A group of settlers who have been illegally squatting in a disputed Hebron building for the past eight months evacuated the premises on Thursday, the IDF confirmed.
An army spokesman described the evacuation of Beit Hamachpela as “peaceful,” with the residents agreeing to clear the building adjacent to the Tomb of the Patriarchs holy site despite their vehement opposition to the order.
The IDF’s new head of Central Command Nadav Padan also signed an order Monday morning declaring the area surrounding the building a closed military zone, banning further civilian entry.
The residents are expected to continue their legal battle for ownership of the building in the coming months.
On March 12, the High Court of Justice ruled that the apartment complex had to be cleared of the 15 Israeli families, who were unable to prove that purchase of the structure.
Agreeing with the state’s position on the matter, which had been submitted last October, the High Court stated that nothing had changed since the building was last evacuated in 2012. Then, too, residents failed to fully prove the purchase of the building before they took it over.
Breaking the Silence, a left-wing organization of military veterans who carry out regular tours through Hebron to highlight what they call the mistreatment of Palestinians in the flashpoint city, called the evacuation “appropriate” in a Monday statement.
“Still, this is just only a drop of water in the sea of illegal invasions that we guarded as soldiers… For 50 years, settlers have been establishing facts on the ground and we are being sent to guard them at the expense of the Palestinians,” the NGO added.
After a High Court petition against the squatters was filed by a group of Palestinian residents of Hebron, Attorney General Avichai Mandelblit issued a response on behalf of the state in late August, giving the settlers a week to peacefully vacate the Machpela House before the IDF would be ordered to remove them by force.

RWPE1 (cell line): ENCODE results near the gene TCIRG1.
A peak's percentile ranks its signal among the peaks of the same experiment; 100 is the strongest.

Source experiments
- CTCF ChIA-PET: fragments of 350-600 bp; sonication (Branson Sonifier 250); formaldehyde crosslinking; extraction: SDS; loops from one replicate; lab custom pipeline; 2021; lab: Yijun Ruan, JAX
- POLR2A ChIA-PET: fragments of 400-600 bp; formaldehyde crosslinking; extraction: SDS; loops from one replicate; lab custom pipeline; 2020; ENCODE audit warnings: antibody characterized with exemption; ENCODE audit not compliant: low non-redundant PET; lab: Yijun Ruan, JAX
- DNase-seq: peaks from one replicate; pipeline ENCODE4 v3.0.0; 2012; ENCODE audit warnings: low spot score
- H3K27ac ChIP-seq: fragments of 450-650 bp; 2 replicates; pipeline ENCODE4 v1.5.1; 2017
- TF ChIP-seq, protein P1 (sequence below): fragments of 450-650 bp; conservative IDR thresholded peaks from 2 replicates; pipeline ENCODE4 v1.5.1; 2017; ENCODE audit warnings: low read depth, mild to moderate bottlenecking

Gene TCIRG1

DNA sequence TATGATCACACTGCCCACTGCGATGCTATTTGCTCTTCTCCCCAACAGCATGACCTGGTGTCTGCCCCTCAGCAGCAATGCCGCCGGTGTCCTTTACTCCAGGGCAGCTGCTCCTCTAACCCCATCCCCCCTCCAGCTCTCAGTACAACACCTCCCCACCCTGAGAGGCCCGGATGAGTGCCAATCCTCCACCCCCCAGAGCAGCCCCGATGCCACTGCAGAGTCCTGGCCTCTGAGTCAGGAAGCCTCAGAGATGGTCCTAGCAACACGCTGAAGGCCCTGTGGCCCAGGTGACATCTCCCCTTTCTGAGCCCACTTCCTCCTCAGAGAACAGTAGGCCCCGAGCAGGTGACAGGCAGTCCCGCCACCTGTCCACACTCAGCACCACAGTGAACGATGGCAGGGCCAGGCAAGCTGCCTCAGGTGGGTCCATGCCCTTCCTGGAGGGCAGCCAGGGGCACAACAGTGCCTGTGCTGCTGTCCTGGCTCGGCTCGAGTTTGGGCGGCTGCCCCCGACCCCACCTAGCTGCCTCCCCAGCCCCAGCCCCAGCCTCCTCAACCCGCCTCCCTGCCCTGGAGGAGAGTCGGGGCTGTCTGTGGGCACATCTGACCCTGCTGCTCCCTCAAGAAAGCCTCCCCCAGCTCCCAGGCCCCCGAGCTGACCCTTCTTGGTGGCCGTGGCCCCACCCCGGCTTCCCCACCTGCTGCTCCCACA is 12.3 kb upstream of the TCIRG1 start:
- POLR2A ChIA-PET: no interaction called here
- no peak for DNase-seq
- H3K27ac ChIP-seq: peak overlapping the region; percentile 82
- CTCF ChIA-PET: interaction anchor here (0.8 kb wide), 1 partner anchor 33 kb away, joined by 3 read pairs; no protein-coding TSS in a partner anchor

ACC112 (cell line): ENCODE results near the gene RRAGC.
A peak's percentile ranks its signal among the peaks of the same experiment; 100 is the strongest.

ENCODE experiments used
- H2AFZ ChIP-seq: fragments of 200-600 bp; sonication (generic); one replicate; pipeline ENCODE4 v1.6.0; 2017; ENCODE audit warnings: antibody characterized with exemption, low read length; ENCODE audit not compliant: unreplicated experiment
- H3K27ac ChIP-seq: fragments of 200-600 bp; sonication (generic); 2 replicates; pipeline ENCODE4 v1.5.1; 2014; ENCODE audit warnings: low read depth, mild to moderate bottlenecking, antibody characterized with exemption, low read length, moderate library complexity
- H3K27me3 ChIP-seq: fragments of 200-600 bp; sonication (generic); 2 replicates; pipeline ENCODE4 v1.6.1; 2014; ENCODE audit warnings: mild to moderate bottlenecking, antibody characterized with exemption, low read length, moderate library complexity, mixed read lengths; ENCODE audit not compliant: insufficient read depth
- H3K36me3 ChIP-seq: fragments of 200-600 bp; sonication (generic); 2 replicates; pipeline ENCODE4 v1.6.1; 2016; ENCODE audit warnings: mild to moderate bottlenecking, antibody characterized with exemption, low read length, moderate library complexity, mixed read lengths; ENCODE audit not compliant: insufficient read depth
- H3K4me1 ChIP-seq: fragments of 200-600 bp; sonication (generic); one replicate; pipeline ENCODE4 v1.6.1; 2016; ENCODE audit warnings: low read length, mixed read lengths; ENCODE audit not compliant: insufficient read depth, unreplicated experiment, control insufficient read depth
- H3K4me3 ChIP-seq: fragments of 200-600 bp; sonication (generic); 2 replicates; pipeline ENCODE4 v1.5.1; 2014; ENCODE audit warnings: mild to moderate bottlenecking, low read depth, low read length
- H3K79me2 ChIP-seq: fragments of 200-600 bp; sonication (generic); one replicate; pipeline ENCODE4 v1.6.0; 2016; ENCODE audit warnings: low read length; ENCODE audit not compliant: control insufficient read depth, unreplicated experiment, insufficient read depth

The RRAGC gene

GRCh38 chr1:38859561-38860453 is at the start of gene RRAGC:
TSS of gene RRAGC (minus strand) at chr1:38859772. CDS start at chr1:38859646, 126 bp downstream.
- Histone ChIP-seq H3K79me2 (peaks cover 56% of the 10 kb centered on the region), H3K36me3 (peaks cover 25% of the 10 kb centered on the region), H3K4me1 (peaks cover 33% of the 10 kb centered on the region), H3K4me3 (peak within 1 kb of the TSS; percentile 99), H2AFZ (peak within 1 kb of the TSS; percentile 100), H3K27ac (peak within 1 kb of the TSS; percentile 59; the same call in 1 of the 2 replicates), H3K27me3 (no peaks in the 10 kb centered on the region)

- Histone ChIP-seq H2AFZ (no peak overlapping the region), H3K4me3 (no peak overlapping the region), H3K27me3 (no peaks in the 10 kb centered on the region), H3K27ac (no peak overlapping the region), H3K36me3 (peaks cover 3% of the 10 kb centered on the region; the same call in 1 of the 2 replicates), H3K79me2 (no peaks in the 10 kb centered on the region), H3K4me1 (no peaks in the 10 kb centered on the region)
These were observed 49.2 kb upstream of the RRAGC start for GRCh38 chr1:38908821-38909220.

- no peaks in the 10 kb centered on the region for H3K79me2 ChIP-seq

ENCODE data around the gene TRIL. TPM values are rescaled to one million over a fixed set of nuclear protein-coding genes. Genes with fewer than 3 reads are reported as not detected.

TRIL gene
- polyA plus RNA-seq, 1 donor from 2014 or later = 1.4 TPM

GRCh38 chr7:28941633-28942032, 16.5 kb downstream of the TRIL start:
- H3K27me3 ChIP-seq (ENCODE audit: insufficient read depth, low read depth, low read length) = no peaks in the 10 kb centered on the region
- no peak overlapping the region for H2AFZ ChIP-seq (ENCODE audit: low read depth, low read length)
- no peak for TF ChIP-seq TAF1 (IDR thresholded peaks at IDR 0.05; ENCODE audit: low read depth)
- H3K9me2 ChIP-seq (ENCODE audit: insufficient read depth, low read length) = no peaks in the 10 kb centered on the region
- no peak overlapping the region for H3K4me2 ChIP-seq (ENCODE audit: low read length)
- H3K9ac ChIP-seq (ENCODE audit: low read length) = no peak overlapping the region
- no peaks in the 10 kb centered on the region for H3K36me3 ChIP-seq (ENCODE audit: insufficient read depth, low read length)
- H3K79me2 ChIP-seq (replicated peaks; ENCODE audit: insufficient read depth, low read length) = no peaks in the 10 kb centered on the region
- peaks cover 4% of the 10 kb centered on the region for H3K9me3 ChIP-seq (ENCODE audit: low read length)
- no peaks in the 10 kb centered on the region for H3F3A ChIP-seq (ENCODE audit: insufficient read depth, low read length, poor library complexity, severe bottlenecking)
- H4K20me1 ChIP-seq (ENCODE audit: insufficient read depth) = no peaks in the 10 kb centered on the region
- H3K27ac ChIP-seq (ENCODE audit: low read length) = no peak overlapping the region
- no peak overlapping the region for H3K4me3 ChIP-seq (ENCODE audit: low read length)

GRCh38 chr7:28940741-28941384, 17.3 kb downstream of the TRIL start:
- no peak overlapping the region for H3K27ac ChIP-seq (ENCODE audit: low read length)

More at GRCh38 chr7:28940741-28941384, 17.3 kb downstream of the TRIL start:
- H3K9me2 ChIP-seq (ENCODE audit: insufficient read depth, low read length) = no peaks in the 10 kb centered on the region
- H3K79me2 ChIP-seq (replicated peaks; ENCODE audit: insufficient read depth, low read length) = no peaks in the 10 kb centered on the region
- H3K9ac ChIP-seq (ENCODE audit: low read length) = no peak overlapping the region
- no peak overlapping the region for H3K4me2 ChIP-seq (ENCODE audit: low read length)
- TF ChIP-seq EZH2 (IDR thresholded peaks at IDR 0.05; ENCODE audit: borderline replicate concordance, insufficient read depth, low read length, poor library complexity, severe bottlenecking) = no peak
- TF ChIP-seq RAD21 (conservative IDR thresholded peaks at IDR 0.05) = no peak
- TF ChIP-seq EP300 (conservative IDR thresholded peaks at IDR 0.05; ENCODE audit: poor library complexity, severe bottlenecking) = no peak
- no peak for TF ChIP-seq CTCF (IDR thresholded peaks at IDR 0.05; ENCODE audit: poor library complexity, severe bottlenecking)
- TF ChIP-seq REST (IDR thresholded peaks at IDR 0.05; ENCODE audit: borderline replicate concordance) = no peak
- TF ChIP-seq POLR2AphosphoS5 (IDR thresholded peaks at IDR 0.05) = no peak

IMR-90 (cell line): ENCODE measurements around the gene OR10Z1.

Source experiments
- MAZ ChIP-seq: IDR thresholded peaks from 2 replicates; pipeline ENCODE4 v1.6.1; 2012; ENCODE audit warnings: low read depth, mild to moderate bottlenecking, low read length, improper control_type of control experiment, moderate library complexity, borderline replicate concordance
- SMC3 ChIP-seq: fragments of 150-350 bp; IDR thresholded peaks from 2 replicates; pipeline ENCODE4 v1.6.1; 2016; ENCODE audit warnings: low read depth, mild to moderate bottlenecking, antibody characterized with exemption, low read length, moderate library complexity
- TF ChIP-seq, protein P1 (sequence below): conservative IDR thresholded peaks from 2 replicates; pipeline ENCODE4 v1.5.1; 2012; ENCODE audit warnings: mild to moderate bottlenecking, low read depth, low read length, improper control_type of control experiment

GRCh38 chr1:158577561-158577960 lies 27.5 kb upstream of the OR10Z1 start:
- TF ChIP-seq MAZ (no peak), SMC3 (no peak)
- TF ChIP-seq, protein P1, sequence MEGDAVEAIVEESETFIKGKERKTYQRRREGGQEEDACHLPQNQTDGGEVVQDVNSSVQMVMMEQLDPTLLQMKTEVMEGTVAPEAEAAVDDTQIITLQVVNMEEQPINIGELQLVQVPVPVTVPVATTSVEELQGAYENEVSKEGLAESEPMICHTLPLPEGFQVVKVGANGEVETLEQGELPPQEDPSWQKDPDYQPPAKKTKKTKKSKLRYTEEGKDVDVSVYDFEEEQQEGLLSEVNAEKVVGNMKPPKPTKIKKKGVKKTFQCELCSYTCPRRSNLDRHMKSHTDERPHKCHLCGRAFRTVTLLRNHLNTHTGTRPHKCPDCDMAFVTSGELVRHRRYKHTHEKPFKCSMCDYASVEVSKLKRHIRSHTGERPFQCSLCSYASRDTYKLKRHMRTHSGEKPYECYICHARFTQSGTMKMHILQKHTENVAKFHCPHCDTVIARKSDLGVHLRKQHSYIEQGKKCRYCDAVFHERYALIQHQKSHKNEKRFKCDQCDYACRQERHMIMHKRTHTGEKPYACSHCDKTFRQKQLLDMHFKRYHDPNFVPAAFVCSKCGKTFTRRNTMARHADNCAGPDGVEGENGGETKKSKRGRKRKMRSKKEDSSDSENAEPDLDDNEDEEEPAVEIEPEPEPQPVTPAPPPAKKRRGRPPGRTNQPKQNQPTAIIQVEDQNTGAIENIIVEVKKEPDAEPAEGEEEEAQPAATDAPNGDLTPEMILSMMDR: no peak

On the final day of the grace period, the squatters filed a High Court petition of their own, arguing that they had purchased the property legally and that the registration document that the government said they were missing was not actually required for them to maintain occupancy in the apartment building.
The State Attorney’s Office was supposed to respond to the petition a week later, but requested several delays, through the fall Jewish holidays, before providing its response, in late October, in favor of evacuating the squatters.
During that time, however, the court issued an order temporarily delaying the evacuation. That order was canceled with the High Court’s decision earlier this month.
In December, the squatters offered a compromise, whereby they would evacuate the Machpela House peacefully as long as the state would demolish an awning on the other side of the building that they claim was built illegally by neighboring Palestinians.
The Harhivi organization, which has led both takeovers, attempted several times to appeal the 2012 decision blocking its claimed purchase of the Machpela House, and in June, a Civil Administration committee agreed to re-hear the settlers’ case. However, the inquiry has not yet taken place, and the army order banning them from living in the building remains in effect.
Nonetheless, the squatters have been able to enter and exit the building freely for over two months, enjoying heavy IDF protection after the compound and its perimeter were declared a closed military zone.
Several hundred Israeli settlers live in Hebron, amid tens of thousands of Palestinians. In October, the Defense Ministry approved permits to expand the settler enclave with more than 31 new homes, the first approved building in 15 years.